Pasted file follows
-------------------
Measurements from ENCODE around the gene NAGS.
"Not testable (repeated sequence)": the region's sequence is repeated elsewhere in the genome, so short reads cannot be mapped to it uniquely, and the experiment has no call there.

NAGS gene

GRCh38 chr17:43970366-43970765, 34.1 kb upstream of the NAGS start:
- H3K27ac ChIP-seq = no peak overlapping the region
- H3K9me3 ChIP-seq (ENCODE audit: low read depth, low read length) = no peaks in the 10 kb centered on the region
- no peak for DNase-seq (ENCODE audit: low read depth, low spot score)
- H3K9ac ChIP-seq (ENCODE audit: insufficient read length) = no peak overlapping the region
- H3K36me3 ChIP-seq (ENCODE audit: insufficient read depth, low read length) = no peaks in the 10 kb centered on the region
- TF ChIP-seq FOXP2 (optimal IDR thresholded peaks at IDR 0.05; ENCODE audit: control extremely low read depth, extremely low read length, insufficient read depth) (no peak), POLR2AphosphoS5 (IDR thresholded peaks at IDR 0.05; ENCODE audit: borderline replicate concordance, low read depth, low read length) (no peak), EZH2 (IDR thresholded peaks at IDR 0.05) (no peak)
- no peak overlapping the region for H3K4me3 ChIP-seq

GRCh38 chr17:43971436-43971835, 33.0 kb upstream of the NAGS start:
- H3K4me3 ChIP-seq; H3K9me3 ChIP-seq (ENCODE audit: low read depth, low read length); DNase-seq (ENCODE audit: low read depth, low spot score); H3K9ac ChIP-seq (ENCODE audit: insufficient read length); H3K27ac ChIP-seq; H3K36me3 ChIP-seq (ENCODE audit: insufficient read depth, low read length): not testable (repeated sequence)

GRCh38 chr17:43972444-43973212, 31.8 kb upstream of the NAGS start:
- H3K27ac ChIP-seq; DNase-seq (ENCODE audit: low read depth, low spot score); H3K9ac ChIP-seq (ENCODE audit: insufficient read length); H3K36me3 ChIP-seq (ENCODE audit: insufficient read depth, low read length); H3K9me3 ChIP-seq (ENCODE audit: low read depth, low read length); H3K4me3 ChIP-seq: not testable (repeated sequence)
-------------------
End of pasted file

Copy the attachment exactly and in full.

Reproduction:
Measurements from ENCODE around the gene NAGS.
"Not testable (repeated sequence)": the region's sequence is repeated elsewhere in the genome, so short reads cannot be mapped to it uniquely, and the experiment has no call there.

NAGS gene

GRCh38 chr17:43970366-43970765, 34.1 kb upstream of the NAGS start:
- H3K27ac ChIP-seq = no peak overlapping the region
- H3K9me3 ChIP-seq (ENCODE audit: low read depth, low read length) = no peaks in the 10 kb centered on the region
- no peak for DNase-seq (ENCODE audit: low read depth, low spot score)
- H3K9ac ChIP-seq (ENCODE audit: insufficient read length) = no peak overlapping the region
- H3K36me3 ChIP-seq (ENCODE audit: insufficient read depth, low read length) = no peaks in the 10 kb centered on the region
- TF ChIP-seq FOXP2 (optimal IDR thresholded peaks at IDR 0.05; ENCODE audit: control extremely low read depth, extremely low read length, insufficient read depth) (no peak), POLR2AphosphoS5 (IDR thresholded peaks at IDR 0.05; ENCODE audit: borderline replicate concordance, low read depth, low read length) (no peak), EZH2 (IDR thresholded peaks at IDR 0.05) (no peak)
- no peak overlapping the region for H3K4me3 ChIP-seq

GRCh38 chr17:43971436-43971835, 33.0 kb upstream of the NAGS start:
- H3K4me3 ChIP-seq; H3K9me3 ChIP-seq (ENCODE audit: low read depth, low read length); DNase-seq (ENCODE audit: low read depth, low spot score); H3K9ac ChIP-seq (ENCODE audit: insufficient read length); H3K27ac ChIP-seq; H3K36me3 ChIP-seq (ENCODE audit: insufficient read depth, low read length): not testable (repeated sequence)

GRCh38 chr17:43972444-43973212, 31.8 kb upstream of the NAGS start:
- H3K27ac ChIP-seq; DNase-seq (ENCODE audit: low read depth, low spot score); H3K9ac ChIP-seq (ENCODE audit: insufficient read length); H3K36me3 ChIP-seq (ENCODE audit: insufficient read depth, low read length); H3K9me3 ChIP-seq (ENCODE audit: low read depth, low read length); H3K4me3 ChIP-seq: not testable (repeated sequence)